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Democracy can be messy. In Southern California, the political system is changing in front of us, from how we vote to who is running for office. Many voices are shouting to be heard. I examine who gets listened to, and why, and provide a guide to anyone who wants to more fully participate in civic life.
Stories by Mary Plummer
L.A. County will make the shift for the presidential primary in March of 2020. County officials are holding dozens of meetings across the region to try and educate voters on the changes ahead.
L.A. Ethics Commissioners voted to recommend restricting many businesses from making donations to officials and imposing limits on how and when politicians can solicit donations for favored charities.
This week's vote is a big step forward for campaign finance reform efforts.
L.A.'s Ethics Commission is recommending the city council restrict many businesses from making donations to officials and impose limits on how and when politicians can solicit donations for their favored charities.
Governor Gavin Newsom's first-ever State of the State address had some big headlines, but very few mentions of Los Angeles in the nearly hour-long speech.
Kevin de León says addressing homelessness will be his number one priority if elected and that public safety will also be a top focus.
LA's sexual harassment problem is not just Hollywood. It's City Hall. It's LAPD. And troubles remain.
The mayor's office reports that between April 30, 2018 and Jan. 29, 2019 the city's website received 80 complaints of workplace misconduct.
On Friday, City Councilmembers Nury Martinez and Paul Krekorian presented a motion asking for an update on the progress toward improving city practices.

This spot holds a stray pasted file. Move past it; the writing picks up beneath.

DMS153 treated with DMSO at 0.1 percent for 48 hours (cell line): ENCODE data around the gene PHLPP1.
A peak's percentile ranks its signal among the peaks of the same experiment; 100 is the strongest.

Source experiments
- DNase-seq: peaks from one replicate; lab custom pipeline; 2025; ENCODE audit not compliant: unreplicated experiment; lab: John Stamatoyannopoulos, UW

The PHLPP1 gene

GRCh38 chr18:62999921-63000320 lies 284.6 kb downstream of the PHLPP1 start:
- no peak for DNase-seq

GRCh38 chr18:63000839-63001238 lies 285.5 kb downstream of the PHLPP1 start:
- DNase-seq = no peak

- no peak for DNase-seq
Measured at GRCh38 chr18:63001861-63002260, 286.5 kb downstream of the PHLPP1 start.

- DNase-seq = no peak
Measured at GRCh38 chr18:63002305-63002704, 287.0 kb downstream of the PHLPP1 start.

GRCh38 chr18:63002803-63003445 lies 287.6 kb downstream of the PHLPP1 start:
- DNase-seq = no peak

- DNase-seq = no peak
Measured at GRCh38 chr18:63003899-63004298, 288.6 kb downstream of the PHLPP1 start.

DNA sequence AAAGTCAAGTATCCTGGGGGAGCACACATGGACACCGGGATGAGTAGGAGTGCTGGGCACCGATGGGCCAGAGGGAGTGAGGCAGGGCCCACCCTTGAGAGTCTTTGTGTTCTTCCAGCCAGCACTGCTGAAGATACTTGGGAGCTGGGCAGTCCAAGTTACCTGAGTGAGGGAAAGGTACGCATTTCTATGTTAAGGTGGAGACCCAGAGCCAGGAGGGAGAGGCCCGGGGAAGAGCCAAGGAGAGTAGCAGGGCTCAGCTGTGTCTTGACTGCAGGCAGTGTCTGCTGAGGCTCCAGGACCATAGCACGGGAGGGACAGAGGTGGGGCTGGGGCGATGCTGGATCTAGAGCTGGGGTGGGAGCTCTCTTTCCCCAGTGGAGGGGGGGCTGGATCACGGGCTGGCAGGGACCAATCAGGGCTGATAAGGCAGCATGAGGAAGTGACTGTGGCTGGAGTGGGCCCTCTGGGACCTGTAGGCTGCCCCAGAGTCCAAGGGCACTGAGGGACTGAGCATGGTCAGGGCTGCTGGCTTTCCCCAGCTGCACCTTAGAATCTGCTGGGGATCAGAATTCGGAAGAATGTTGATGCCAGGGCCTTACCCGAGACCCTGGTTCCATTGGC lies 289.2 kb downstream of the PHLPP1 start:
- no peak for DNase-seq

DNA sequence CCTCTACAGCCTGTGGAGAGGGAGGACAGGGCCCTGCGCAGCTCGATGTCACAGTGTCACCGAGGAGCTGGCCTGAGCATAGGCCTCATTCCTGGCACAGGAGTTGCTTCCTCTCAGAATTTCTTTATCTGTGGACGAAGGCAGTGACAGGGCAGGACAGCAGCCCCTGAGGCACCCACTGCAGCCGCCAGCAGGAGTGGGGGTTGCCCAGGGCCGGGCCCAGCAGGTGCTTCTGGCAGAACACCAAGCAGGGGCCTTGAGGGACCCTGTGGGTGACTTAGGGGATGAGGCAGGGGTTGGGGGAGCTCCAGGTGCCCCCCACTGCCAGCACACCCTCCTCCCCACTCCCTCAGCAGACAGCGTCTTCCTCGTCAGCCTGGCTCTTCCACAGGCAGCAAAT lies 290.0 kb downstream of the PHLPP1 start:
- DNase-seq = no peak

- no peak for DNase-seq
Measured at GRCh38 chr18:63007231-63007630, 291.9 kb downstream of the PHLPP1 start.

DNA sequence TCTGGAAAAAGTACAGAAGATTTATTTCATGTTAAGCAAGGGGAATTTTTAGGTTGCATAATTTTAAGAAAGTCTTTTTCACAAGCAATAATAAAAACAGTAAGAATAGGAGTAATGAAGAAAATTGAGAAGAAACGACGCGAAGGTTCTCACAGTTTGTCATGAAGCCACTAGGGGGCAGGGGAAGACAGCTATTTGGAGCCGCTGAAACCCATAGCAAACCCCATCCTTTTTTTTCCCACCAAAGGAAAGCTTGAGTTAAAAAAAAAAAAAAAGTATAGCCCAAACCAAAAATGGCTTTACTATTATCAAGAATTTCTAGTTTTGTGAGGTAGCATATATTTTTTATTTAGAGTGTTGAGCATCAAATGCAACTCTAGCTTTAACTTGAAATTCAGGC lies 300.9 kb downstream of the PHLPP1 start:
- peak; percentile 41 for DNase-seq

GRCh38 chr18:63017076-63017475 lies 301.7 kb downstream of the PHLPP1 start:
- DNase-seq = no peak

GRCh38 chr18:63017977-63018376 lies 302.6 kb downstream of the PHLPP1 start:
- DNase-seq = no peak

His decision came following a big week for the second-term mayor, who made headlines after working through the night to help negotiate an end to the L.A. teachers strike.
A handful of Los Angeles City Council members on Tuesday proposed a ban on campaign contributions from real estate developers of significant projects.
Developers of large residential and commercial buildings would be barred from contributing if their projects require approvals from city officials.
The governor's 2019-2020 spending plan represents a 4 percent increase in general plan spending and adds billions of dollars to the state's reserves.
Instead of picking council members to represent the whole city, in what's known as at-large elections, cities switched to distinct district elections.
"If you haven't been paying attention, we're actually in the middle of a revolution in local governance in California."
California voters made it clear: they are not happy with the Trump administration and the Republican leadership in Congress.